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PARIS, Dec 24 (Reuters) – Clashes erupted for a second day in Paris on Saturday between police and members of the Kurdish community, angered by the killing on Friday of three members of their community.
Cars were overturned, at least one vehicle was burned and small fires were lit near Republic Square, the city’s traditional demonstration site, where Kurds had earlier staged a peaceful protest.
Clashes broke out as some demonstrators left the square, throwing projectiles at police, who responded with tear gas. The gunfight continued for about two hours before the protesters dispersed.
A shooter carried out the killings at a Kurdish cultural center and a nearby cafe on Friday in a busy part of Paris’s 10th arrondissement, stunning a community preparing to mark the 10th anniversary of the unsolved killing of three activists.
Police have arrested a 69-year-old man who authorities say was recently released from custody while awaiting trial for a saber attack on a migrant camp in Paris a year ago.
After questioning the suspect, investigators added an alleged racial motive to the initial charges of murder and gun violence, prosecutors said Saturday.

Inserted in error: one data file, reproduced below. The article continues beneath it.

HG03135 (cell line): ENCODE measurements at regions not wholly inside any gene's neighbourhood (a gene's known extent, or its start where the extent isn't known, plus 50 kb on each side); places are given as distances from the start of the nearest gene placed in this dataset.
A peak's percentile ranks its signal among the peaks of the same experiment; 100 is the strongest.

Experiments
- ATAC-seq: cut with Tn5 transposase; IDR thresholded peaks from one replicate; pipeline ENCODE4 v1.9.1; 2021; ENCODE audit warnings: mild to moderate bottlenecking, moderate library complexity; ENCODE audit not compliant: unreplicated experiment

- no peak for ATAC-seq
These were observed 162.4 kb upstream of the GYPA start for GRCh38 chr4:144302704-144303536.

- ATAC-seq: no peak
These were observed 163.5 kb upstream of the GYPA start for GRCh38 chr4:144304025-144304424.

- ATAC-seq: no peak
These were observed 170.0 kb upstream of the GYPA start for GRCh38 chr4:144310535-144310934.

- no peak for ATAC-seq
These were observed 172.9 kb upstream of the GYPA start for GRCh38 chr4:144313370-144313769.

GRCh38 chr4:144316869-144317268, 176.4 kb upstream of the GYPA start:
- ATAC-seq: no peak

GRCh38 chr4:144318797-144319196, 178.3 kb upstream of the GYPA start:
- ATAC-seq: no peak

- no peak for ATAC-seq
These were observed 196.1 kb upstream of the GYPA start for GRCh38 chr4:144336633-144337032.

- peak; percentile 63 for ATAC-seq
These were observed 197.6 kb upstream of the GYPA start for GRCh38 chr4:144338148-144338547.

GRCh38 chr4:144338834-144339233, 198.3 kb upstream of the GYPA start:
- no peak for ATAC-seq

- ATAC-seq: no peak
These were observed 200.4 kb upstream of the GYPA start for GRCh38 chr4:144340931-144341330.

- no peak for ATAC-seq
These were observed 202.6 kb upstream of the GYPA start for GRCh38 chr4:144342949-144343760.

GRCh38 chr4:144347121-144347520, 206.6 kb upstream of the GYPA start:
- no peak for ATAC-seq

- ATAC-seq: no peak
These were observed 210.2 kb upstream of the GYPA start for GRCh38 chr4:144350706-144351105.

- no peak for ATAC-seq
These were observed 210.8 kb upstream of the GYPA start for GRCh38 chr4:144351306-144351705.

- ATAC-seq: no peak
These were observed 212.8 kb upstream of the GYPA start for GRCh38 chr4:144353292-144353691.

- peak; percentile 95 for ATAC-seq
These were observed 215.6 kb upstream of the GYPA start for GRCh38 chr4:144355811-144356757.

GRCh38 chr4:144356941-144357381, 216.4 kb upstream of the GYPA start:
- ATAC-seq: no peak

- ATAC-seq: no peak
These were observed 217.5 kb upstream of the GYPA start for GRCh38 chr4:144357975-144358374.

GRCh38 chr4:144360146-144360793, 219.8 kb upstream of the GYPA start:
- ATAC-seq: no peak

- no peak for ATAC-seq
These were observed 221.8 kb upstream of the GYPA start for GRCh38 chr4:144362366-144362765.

After an angry crowd clashed with police on Friday afternoon, the Kurdish Democratic Council in France (CDK-F) organized a rally on Saturday in Place de la République.
Hundreds of Kurdish protesters, joined by politicians including the mayor of Paris’s 10th arrondissement, waved flags and listened to tributes to the victims.
“We are not protected at all. In 10 years, six Kurdish activists were killed in the heart of Paris in broad daylight,” Berivan Firat, CDK-F spokesman, told BFM TV during the demonstration.
She said the event turned violent after some protesters were provoked by people in a passing car who displayed a Turkish flag and made a nationalist gesture.
Friday’s killings came before the anniversary of the killings of three Kurdish women in Paris in January 2013.
The investigation was dropped after the prime suspect died shortly before he was due to stand trial, before resuming in 2019.
“The Kurdish community is afraid. She was already traumatized by the triple homicide (in 2013). It needs answers, support and attention,” David Andich, a lawyer representing CDK-F, told reporters on Friday.
Kurdish representatives who met the Paris police chief on Saturday reiterated their call for Friday’s shooting to be considered a terrorist attack.
The questioning of the suspect continues, added the prosecutor’s office.
Reporting by Manuel Auslos, Antoni Paone, Gus Trompiz, Kate Entringer and Carolyn Payliez; editing by Philippa Fletcher and Nick McPhee
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